The user experience with raw XML files is limited by the visibility of tags and plain data, lacking the visual appeal of a formatted document. For a more user-friendly and visually appealing view of your XML document, consider using an online XML viewer such as this one, among others. It allows you to parse XML, visualize it, and even perform validation checks.
Displaying XML with CSS: A Brief Overview
CSS isn't solely confined to styling HTML documents. It can also add visual formatting to XML files, thereby transforming the bare-bones, tag-ridden view into a more aesthetically pleasing presentation. This is accomplished via the
xml-stylesheet processing instruction, which acts as a bridge to a CSS file. Here's how it might be presented:
<?xml-stylesheet type="text/css" href="stylesheet.css"?>
In the above line of code, the XML file is effectively instructed to import styles from an external CSS file named
"stylesheet.css". In this CSS file, you would specify the styles for your XML elements, adding a degree of aesthetic formatting to the otherwise plain XML data. For instance, you might want to add colors to differentiate types of data, change fonts or sizes to emphasize certain elements or add borders and spacing for a cleaner layout.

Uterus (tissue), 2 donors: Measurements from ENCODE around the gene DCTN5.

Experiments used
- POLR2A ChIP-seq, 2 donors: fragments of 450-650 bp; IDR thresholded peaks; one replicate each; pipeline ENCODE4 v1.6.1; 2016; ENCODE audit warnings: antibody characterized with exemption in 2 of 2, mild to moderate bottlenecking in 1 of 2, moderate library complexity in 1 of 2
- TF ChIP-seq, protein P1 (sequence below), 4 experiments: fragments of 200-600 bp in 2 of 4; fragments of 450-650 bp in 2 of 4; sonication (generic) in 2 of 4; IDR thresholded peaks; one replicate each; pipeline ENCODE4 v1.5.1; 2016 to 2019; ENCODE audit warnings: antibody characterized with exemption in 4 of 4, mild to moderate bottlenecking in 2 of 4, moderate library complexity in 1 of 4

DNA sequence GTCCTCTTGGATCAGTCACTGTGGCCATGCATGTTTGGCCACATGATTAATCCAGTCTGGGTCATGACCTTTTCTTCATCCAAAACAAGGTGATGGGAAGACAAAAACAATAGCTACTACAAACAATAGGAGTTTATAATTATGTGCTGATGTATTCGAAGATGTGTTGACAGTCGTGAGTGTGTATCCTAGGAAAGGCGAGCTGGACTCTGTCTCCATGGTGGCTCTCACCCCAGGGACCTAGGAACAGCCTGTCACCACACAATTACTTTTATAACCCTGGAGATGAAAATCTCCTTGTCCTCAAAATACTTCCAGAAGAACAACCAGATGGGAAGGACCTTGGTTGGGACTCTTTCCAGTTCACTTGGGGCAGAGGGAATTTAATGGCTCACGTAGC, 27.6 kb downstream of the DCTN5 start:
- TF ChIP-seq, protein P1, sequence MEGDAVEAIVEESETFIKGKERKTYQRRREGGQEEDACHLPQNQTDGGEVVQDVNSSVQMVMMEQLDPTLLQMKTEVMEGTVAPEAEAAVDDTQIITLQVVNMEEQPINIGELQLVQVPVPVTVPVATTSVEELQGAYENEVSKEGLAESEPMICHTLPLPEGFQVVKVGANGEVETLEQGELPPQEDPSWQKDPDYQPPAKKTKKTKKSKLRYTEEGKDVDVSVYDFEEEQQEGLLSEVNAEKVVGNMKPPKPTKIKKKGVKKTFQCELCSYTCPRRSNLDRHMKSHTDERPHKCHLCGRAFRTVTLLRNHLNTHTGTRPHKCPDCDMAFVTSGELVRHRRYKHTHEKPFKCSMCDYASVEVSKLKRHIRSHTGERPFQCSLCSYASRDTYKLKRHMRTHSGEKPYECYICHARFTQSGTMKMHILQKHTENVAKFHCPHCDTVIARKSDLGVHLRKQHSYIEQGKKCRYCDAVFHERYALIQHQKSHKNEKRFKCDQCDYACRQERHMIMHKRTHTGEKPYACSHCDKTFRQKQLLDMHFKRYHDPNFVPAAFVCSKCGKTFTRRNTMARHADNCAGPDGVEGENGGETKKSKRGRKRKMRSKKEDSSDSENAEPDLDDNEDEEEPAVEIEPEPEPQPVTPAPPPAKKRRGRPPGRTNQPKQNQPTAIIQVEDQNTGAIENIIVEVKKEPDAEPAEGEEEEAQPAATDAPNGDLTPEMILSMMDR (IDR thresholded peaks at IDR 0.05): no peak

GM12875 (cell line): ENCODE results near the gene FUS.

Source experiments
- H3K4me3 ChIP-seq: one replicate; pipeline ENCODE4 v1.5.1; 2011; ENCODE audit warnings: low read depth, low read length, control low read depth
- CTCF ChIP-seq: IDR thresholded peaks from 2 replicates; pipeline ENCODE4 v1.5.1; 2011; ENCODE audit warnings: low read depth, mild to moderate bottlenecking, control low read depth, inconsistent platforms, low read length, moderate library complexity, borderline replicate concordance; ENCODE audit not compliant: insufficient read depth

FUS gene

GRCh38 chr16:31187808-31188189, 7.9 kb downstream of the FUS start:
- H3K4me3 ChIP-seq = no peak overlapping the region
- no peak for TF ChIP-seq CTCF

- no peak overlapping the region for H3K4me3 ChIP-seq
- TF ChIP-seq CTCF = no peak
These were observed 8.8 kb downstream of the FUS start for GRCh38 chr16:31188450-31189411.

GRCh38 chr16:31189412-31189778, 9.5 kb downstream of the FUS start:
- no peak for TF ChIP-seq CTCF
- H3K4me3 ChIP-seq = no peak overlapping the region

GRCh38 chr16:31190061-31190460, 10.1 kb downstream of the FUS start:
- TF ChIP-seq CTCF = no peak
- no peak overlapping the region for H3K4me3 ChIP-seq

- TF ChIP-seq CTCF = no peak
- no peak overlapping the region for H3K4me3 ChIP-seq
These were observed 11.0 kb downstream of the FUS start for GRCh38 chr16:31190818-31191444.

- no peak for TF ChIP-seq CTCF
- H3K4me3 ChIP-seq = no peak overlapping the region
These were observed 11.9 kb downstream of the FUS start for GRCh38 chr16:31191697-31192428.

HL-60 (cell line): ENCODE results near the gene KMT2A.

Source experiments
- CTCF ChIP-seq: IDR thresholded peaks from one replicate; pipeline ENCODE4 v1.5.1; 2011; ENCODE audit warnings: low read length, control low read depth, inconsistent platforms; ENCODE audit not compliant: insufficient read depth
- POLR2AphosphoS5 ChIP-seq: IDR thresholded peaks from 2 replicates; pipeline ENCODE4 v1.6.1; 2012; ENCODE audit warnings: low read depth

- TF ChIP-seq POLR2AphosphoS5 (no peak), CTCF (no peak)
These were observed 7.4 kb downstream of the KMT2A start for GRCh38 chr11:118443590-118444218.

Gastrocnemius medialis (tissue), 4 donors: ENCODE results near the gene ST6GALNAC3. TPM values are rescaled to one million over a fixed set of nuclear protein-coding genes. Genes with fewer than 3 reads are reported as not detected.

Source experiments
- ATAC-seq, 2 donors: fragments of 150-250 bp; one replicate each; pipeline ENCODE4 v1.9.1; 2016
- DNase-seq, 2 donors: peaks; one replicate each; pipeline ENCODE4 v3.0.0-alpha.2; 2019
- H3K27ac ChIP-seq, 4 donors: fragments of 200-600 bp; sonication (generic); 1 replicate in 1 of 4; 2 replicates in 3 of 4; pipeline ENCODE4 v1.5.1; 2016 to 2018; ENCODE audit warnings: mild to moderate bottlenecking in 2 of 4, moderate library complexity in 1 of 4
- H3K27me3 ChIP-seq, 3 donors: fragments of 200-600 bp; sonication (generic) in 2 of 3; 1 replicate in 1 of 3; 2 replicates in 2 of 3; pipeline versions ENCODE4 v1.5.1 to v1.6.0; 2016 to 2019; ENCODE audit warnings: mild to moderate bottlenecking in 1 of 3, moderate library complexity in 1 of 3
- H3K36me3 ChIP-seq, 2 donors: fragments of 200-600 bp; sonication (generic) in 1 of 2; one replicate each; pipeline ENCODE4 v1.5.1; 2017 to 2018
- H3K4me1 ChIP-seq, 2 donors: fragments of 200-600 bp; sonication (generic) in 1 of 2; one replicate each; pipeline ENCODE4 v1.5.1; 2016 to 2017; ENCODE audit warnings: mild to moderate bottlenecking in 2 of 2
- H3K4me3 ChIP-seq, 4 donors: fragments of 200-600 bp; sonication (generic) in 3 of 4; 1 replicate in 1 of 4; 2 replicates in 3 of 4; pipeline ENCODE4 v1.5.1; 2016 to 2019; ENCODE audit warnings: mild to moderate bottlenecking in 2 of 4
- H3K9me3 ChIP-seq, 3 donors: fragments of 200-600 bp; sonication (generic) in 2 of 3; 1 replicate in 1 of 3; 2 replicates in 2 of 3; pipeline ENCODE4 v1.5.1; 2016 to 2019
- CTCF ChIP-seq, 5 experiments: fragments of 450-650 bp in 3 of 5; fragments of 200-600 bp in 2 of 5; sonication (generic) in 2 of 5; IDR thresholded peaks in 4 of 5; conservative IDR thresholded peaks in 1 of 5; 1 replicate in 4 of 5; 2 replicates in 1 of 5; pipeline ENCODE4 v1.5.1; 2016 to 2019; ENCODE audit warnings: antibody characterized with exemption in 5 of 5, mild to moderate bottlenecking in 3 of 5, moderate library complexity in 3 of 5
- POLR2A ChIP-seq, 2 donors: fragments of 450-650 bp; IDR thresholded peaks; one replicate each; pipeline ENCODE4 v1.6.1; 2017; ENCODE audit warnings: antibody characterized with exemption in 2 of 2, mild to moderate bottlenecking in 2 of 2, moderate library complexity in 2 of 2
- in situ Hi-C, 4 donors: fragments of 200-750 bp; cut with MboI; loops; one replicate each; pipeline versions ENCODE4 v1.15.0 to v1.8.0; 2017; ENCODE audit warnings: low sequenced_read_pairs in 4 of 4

But even with the ability to style XML with CSS, keep in mind that this approach has limitations. The most notable is that CSS doesn't allow for the transformation of XML data into other forms, a crucial requirement for making the data truly versatile. This limitation leads us to a more powerful alternative for displaying XML - XSLT, or Extensible Stylesheet Language Transformations.
Displaying XML with XSLT
When it comes to transforming XML documents into other formats like HTML, XSLT is often the go-to option. More advanced than CSS, XSLT has the capability to not just alter the presentation, but also to reshape the data itself. Through XSLT, you can rearrange elements, sort data, and even add or remove elements and attributes in the output file. To locate and interact with data within an XML document, XSLT utilizes XPath, a language specifically designed for navigating XML.
In your XML file, you can link an XSLT stylesheet using an
xml-stylesheet processing instruction, as shown below:
<?xml-stylesheet type="text/xsl" href="transform.xsl"?>
href attribute points to an XSLT file — in this instance,
transform.xsl — which houses the rules on how the XML data should be transformed. These rules might dictate the conversion of XML elements into HTML tables, lists, or other kinds of elements.
Constructing such transformations can be intricate, demanding a strong understanding of both XSLT and XPath. To partly assist with this, there are online tools such as the XSLT viewer provided by W3Schools that let you visualize the end result of the transformations before applying them to your XML data.
The versatility of XSLT allows for data presentation in various formats, not just HTML. It's a robust tool that unlocks numerous opportunities for data representation. For an in-depth look into XSLT's unique aspects, its interplay with XPath, and its advanced usage, we suggest the "What is XSLT?" article found in our additional resources below. It provides an extensive introduction to XSLT without assuming a prior knowledge of the subject.